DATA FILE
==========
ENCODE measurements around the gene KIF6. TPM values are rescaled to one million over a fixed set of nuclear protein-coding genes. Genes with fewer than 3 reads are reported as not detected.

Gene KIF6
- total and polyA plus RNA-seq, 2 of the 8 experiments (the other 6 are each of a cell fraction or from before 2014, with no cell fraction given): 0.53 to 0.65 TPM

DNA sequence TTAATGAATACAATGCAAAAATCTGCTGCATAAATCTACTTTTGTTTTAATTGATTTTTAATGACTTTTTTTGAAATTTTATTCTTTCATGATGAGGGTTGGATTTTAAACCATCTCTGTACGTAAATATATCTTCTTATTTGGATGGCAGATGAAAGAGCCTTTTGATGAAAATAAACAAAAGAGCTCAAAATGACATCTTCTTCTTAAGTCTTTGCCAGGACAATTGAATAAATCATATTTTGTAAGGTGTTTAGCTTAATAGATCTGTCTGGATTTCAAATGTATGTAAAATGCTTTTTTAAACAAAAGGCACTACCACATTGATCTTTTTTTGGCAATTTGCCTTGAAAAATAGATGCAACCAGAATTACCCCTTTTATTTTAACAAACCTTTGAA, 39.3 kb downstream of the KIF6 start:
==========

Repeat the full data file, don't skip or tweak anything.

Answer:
ENCODE measurements around the gene KIF6. TPM values are rescaled to one million over a fixed set of nuclear protein-coding genes. Genes with fewer than 3 reads are reported as not detected.

Gene KIF6
- total and polyA plus RNA-seq, 2 of the 8 experiments (the other 6 are each of a cell fraction or from before 2014, with no cell fraction given): 0.53 to 0.65 TPM

DNA sequence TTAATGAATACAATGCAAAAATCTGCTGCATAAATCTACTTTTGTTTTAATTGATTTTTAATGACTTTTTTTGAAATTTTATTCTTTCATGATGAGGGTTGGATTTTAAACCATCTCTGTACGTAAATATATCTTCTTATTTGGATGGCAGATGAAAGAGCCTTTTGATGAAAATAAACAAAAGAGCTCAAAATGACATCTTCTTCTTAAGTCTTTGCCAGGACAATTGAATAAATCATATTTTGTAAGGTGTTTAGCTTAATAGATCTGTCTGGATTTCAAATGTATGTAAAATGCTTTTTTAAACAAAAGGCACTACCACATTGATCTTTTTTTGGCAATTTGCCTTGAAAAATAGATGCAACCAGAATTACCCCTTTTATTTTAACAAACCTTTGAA, 39.3 kb downstream of the KIF6 start: